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Recreating a Garden Fit for a Queen

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The city of Paris has long been associated with romance and has welcomed many people looking for a romantic getaway from around the globe. Located some twelve miles west from the centre of Paris is the stunning Palace of Versailles. A visit to this extravagantly beautiful former royal residence, along with its exquisite gardens, is surely a must for anyone wanting to step in the footsteps of romance and royalty.

The land the Palace of Versailles is built upon was once the location for Louis XIII’s simple hunting lodge. However, by 1634 this was replaced with a small  château which was expanded in several phases between 1661 to 1715 by Louis XIV. By 1682, the Palace of Versailles was declared the official royal residence and Louis XIV moved the seat of his court and government to Versailles. During the reign of both Louis XV and Louis XVI further interior alterations were made to the Palace and today the Palace contains 2,300 rooms and spreads over 63,154m2.

Located to the west of the Palace, the gardens cover some 800 hectares and were a major part of the initial construction. In 1661, Louis XIV commissioned French landscaped  André Le Nôtre to create the glorious gardens to reflect his royal status. Le Nôtre set about building classical French formal gardens, meticulously manicured lawns, parterres, sculptures and fountains which are located throughout. The Grand Canal was, and remains, the masterpiece of the Gardens of Versailles; transforming the east-west perspective into a 1670-metre-long canal and filling the area with light. The Sun King would sail various kinds of boats up the Grand Canal including two gondolas steered by four gondoliers, gifted to him by the Republic of Venice in 1674. In winter when the water froze, the surface would be used for skating and sledging.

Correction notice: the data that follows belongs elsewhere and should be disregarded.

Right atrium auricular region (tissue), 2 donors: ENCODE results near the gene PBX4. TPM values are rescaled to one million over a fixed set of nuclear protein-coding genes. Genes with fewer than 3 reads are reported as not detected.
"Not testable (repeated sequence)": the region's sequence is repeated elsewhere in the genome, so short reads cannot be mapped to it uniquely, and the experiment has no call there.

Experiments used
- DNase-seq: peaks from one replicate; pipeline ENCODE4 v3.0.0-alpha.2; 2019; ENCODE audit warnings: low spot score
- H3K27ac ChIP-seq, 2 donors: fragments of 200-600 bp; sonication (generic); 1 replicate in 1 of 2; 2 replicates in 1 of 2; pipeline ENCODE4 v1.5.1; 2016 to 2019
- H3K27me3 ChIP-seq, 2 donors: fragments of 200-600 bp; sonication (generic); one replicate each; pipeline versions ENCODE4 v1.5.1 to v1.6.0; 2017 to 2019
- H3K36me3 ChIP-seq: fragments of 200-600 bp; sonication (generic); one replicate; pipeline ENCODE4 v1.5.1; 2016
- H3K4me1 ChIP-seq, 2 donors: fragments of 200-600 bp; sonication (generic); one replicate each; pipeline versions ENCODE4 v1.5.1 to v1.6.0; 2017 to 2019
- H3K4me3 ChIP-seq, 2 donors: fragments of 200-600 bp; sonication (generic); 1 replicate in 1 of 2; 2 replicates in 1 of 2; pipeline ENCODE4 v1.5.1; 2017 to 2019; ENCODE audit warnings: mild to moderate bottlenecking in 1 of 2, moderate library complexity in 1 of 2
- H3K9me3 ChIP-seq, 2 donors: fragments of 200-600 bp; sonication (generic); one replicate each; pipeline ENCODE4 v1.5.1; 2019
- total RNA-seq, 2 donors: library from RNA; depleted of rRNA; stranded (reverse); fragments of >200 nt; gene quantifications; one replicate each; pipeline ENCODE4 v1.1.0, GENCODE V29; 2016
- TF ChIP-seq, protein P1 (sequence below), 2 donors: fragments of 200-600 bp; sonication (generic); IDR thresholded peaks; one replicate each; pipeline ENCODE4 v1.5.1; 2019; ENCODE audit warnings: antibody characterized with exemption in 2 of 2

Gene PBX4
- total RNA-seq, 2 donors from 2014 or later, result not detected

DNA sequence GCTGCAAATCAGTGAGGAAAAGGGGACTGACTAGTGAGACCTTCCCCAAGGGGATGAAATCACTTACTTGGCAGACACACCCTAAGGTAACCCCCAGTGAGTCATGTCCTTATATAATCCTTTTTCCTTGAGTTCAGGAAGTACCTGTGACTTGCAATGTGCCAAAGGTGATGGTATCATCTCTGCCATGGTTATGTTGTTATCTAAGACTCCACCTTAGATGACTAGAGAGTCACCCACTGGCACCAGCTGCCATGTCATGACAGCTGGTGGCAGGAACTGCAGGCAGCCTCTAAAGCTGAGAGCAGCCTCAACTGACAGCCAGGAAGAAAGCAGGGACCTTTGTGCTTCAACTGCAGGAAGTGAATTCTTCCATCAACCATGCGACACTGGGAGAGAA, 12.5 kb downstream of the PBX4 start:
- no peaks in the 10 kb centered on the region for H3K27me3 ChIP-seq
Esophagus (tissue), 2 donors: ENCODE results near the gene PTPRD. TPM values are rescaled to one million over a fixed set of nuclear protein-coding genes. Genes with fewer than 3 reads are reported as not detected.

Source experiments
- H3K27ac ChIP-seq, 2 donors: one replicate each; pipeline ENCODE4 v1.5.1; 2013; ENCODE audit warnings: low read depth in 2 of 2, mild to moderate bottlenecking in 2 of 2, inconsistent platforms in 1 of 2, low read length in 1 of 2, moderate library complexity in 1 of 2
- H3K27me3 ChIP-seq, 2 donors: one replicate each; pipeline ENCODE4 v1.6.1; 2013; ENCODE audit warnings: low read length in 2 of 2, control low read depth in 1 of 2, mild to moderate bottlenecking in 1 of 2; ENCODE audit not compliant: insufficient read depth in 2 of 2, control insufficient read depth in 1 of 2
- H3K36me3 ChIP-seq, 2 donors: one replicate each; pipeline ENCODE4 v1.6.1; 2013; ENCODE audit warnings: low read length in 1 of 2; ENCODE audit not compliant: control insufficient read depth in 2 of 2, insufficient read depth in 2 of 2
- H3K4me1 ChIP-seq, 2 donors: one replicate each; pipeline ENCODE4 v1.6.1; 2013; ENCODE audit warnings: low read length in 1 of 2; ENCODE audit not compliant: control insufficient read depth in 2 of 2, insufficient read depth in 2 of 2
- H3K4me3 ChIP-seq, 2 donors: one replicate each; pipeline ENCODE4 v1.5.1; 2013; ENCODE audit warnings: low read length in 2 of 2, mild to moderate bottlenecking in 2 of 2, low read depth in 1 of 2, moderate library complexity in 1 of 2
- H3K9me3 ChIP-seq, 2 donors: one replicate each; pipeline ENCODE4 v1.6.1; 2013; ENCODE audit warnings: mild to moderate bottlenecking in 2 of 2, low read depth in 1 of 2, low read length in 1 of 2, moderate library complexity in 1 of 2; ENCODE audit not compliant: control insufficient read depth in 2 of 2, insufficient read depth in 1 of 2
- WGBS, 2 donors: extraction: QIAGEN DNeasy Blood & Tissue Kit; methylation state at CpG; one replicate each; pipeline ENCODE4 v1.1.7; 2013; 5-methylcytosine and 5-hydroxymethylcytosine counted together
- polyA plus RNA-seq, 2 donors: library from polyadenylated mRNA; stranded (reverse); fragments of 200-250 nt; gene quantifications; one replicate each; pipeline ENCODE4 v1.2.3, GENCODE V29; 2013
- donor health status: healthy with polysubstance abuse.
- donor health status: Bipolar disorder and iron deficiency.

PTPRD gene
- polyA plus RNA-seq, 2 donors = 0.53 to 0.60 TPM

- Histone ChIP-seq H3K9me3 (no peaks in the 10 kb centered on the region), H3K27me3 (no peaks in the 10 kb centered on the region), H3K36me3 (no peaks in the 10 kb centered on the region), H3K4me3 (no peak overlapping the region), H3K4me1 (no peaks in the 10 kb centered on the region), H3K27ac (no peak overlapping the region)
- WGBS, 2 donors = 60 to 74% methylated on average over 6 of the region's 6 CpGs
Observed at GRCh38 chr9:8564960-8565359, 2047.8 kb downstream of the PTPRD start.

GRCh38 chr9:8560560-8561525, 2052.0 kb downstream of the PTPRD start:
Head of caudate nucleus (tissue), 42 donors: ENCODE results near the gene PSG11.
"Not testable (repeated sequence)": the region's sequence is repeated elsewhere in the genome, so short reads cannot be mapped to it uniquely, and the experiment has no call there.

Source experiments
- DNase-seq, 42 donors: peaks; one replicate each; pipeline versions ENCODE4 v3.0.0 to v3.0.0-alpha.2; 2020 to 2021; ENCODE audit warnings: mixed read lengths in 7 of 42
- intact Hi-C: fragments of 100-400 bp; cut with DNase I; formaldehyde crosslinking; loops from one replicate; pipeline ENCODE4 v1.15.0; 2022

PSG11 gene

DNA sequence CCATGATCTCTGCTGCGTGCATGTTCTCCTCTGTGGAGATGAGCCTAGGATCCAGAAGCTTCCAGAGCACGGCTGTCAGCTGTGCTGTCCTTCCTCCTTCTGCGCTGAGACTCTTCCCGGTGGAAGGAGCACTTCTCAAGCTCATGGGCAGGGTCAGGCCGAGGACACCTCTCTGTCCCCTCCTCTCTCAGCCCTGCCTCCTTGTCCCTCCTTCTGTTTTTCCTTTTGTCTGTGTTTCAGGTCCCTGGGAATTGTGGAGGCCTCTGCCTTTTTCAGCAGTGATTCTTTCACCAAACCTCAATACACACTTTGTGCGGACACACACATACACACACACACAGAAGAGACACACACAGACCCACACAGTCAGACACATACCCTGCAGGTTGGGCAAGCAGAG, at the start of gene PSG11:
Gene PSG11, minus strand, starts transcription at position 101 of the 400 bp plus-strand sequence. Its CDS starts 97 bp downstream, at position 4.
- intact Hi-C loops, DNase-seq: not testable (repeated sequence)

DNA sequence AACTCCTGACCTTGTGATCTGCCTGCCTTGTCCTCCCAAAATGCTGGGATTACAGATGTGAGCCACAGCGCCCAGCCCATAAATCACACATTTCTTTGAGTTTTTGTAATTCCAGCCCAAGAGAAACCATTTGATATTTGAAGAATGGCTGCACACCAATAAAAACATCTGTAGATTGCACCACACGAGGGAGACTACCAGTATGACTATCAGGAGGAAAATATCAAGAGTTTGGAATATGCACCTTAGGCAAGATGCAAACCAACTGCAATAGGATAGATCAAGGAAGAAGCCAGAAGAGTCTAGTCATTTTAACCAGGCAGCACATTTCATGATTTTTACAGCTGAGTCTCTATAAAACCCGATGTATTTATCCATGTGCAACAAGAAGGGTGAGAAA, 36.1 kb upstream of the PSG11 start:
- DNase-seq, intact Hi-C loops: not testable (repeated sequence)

Some years later in 1770, two years after their proxy marriage in Vienna in 1768, the Palace of Versailles became home to the fifteen-year-old Marie Antoinette who had been married to the fourteen-year-old Dauphin Louis XVI before she had even met him. 

For the new Queen of France to have a secluded, private place to walk and entertain close friends away from the prying eyes of Palace staff, a new Queen’s Grove garden was created in 1776 to replace the original Maze Grove. Occupying an area which was once the labyrinth of Louis XIV and created by Le Nôtre in 1665, the new Queen’s Grove was devised to reflect the trend for gardens at the time; combining the precision of the French Court with the twists and turns of meandering walks, inspired by the latest English-style gardens. Unlike other gardens at Versailles, the Queen’s Grove favoured several non-native trees, including the recently introduced North American species of Virginia Tulip Tree, Carolina Silverbell and White Fringe tree as well as Lebanese cedars and Corsican pine. The perimeter planting included varieties of trees and shrubs which flowered at contrasting times and in succession. With four main access paths, the Queen’s Grove gave an ideal area for shaded, fragrance-filled strolls whilst several minor paths took the young Queen and her friends to verdant arbours with seating where they could rest. 

During the 19th  and 20th  centuries, the Queen’s Grove was gradually altered until it became a mere shadow of what it once was. Considerable damage was sustained to the Gardens and Palace following the great storm of 1999 when, on Christmas night winds exceeding 130 miles per hour blasted through Versailles for two hours. However, in January 2020, a two-stage restoration programme of the Queen’s Grove began.

For the first three months of this ambitious project, site manager Ariane Herviaux and her team had to overcome inclement weather causing the machinery being used to excavate the soil – a mix of clay and sand – to get bogged down. Taking six months to complete, the first stage required one hundred Virginia Tulip Trees to be replanted in the central square of the Grove. Before the trees could be planted, however, it was vital that important earthworks were undertaken to provide suitable topsoil for the Tulip Trees whilst restoring the alleys and the central esplanade. This work was followed by the replanting of six hundred rose bushes and more than a thousand perennials around the periphery. These were selected to honour Marie-Antoinette’s famed collection of roses and her love of flowers. The small arbours were also replanted with trees and flowering shrubs. Selected plants and trees were chosen to replicate those used in the Gardens at the end of the 18th Century.

As tourists start planning to visit the romantic city of Paris, with such wonderful gardens to see and the restoration of the Queen’s Grove due to open on the 14th of June 2022, visitors can expect to be enthralled by these restored garden areas, all adding to the magnificence and romance of Versailles. 

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